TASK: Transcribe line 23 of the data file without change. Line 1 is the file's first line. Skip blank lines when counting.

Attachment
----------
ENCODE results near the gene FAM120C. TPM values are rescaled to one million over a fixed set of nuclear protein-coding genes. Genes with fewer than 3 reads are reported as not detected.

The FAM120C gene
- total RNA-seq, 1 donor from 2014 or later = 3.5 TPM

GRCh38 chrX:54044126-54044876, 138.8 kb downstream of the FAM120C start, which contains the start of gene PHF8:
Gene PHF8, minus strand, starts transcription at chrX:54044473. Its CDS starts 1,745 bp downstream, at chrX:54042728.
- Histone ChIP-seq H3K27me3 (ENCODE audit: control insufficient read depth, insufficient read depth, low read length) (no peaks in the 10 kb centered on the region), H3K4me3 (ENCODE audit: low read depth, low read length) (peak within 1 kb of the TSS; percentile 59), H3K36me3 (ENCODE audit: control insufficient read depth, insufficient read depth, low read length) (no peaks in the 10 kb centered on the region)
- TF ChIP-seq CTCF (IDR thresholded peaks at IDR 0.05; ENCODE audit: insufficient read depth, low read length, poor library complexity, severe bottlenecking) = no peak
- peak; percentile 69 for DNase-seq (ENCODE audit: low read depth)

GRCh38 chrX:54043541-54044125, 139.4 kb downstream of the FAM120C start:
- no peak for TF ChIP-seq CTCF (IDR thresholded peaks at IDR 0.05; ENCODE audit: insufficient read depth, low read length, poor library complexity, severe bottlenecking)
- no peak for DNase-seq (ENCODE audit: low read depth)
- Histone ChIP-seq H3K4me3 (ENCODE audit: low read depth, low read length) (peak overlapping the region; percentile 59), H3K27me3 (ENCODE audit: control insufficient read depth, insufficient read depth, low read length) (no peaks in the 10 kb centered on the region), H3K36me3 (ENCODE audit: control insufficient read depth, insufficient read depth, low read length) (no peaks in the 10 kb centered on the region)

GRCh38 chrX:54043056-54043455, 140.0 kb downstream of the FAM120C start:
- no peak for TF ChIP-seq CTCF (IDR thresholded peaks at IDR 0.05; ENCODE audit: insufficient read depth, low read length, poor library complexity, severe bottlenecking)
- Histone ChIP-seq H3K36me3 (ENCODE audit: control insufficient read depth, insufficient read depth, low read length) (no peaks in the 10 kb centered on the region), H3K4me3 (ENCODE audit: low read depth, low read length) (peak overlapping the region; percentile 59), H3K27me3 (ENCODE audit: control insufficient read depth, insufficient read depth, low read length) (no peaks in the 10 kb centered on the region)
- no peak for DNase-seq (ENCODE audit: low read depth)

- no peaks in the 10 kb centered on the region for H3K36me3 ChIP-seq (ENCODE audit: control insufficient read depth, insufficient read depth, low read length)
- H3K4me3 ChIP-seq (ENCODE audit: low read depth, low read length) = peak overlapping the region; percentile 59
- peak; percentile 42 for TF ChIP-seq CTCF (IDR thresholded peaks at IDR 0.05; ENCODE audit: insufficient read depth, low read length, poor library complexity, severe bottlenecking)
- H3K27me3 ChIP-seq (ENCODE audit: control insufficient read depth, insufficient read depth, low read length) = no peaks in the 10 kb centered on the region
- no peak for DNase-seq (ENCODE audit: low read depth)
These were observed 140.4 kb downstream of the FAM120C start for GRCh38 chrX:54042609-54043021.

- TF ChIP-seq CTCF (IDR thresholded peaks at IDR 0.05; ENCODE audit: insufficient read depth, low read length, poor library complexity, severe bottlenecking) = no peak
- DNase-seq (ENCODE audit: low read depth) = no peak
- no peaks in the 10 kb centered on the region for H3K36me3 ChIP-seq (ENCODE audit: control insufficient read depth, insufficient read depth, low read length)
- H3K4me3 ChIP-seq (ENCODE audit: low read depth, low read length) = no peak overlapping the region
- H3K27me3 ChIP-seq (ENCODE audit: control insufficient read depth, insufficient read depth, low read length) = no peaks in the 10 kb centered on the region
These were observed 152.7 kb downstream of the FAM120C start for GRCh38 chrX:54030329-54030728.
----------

- TF ChIP-seq CTCF (IDR thresholded peaks at IDR 0.05; ENCODE audit: insufficient read depth, low read length, poor library complexity, severe bottlenecking) = no peak